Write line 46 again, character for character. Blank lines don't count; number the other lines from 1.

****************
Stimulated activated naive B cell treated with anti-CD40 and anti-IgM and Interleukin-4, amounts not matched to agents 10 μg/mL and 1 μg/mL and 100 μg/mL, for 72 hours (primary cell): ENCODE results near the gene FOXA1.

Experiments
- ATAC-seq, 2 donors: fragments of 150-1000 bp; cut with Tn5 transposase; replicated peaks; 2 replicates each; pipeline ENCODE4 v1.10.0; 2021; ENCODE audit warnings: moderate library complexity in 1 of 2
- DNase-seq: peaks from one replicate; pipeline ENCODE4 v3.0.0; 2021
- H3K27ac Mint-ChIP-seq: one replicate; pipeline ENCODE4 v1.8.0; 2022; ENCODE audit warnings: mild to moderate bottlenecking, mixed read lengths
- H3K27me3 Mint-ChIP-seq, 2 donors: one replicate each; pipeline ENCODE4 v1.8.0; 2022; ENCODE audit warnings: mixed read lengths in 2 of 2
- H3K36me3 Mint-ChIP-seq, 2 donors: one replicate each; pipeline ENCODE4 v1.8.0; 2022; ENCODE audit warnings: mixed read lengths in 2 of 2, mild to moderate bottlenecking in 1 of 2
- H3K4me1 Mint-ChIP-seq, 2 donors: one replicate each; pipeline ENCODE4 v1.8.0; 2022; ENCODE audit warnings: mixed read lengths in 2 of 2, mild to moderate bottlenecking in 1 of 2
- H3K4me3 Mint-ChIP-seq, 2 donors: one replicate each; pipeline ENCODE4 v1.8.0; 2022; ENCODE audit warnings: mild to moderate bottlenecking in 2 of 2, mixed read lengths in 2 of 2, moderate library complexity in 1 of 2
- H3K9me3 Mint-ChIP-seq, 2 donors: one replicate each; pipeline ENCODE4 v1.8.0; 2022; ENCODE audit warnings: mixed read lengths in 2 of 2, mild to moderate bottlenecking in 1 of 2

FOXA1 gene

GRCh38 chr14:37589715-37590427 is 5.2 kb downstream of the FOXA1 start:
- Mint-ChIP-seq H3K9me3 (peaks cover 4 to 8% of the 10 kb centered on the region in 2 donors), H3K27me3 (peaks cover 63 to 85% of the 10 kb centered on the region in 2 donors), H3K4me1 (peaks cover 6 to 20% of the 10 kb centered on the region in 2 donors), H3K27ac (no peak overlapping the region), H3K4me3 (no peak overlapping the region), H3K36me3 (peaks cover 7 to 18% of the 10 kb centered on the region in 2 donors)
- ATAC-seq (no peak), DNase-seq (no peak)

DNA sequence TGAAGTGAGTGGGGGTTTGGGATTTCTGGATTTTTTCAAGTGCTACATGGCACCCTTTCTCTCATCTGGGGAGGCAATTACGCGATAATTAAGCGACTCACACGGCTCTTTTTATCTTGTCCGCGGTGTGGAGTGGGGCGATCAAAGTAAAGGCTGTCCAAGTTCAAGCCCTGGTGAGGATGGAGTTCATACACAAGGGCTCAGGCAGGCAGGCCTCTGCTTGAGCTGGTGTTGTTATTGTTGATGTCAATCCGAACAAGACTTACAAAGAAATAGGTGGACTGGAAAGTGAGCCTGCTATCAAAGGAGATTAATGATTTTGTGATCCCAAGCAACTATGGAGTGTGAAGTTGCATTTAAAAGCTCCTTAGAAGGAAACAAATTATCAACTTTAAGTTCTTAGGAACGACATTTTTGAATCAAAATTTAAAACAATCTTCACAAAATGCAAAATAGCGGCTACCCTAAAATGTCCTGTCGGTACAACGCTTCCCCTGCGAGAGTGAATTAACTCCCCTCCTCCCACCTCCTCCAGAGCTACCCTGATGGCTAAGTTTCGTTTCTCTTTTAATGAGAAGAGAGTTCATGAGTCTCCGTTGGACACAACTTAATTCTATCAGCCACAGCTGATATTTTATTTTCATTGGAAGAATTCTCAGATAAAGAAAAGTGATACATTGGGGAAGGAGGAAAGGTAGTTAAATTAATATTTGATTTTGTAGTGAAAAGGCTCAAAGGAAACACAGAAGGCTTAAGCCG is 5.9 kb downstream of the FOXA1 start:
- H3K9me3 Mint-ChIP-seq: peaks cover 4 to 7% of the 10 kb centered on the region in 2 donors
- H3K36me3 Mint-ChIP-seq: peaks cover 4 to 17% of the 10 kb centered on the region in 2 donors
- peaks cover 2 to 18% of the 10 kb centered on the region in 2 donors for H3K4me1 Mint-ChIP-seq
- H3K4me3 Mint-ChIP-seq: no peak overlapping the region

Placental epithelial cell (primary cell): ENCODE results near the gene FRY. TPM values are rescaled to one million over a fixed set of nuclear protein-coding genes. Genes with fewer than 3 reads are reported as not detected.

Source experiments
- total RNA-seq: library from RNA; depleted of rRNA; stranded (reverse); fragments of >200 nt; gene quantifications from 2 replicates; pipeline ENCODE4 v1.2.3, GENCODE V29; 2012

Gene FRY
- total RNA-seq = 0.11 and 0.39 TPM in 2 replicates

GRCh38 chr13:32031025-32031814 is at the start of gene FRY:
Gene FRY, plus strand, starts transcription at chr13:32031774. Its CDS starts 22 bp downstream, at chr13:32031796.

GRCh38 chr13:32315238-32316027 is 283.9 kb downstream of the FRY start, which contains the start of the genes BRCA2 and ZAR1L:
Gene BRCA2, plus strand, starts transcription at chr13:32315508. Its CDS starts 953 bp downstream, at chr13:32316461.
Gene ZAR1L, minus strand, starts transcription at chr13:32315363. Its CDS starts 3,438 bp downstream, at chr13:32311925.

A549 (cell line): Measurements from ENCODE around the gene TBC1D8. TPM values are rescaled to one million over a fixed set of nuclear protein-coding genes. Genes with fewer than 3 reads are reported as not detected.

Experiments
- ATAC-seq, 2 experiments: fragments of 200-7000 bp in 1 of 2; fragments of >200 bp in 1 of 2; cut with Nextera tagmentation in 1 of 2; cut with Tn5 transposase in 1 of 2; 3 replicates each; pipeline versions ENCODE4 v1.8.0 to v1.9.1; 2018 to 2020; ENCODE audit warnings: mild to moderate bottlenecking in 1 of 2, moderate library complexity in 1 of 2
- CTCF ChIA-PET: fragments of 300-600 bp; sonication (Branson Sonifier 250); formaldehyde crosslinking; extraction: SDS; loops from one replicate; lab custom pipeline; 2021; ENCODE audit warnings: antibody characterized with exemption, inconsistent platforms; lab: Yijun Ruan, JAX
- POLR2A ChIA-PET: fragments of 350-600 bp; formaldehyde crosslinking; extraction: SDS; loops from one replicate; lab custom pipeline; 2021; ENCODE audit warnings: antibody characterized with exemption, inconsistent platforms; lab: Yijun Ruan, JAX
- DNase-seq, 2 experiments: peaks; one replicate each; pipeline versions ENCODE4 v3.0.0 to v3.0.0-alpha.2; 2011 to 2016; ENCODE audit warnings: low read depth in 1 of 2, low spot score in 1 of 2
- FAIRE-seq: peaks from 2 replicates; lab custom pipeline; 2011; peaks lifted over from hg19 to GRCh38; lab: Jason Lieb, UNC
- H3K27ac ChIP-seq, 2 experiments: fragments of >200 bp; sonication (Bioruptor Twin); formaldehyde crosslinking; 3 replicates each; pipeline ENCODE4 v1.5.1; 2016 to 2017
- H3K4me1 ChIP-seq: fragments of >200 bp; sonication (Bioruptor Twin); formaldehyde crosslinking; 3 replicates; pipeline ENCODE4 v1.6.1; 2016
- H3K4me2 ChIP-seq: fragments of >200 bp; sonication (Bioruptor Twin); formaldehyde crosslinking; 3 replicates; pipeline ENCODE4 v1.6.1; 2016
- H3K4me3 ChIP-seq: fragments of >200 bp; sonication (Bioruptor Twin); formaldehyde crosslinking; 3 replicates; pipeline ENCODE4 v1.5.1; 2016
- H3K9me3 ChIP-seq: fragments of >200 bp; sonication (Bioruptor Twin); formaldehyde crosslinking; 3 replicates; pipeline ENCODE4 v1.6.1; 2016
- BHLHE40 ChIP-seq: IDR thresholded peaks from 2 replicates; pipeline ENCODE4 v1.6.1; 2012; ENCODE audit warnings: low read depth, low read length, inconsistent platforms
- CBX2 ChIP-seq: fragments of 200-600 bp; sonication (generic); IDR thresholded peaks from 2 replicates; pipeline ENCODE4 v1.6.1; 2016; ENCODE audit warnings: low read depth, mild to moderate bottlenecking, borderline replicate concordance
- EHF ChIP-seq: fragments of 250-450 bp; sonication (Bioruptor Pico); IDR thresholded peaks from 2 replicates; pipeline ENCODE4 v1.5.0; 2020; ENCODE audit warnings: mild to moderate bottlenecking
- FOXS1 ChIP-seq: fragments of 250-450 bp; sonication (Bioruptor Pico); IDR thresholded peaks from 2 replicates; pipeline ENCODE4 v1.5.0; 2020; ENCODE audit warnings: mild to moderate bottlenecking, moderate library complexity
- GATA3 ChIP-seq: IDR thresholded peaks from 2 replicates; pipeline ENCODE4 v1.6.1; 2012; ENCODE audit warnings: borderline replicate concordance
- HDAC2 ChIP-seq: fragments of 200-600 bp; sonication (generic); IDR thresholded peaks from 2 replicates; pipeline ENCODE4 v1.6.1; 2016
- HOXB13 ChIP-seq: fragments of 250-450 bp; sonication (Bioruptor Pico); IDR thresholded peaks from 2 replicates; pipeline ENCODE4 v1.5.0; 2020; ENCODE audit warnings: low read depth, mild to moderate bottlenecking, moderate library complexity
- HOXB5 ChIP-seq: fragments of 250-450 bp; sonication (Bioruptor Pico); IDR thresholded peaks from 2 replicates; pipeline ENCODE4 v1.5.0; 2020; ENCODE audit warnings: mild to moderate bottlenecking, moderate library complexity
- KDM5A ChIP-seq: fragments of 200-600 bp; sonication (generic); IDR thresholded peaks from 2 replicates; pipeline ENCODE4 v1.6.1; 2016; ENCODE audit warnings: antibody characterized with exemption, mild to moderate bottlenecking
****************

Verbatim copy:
- GATA3 ChIP-seq: IDR thresholded peaks from 2 replicates; pipeline ENCODE4 v1.6.1; 2012; ENCODE audit warnings: borderline replicate concordance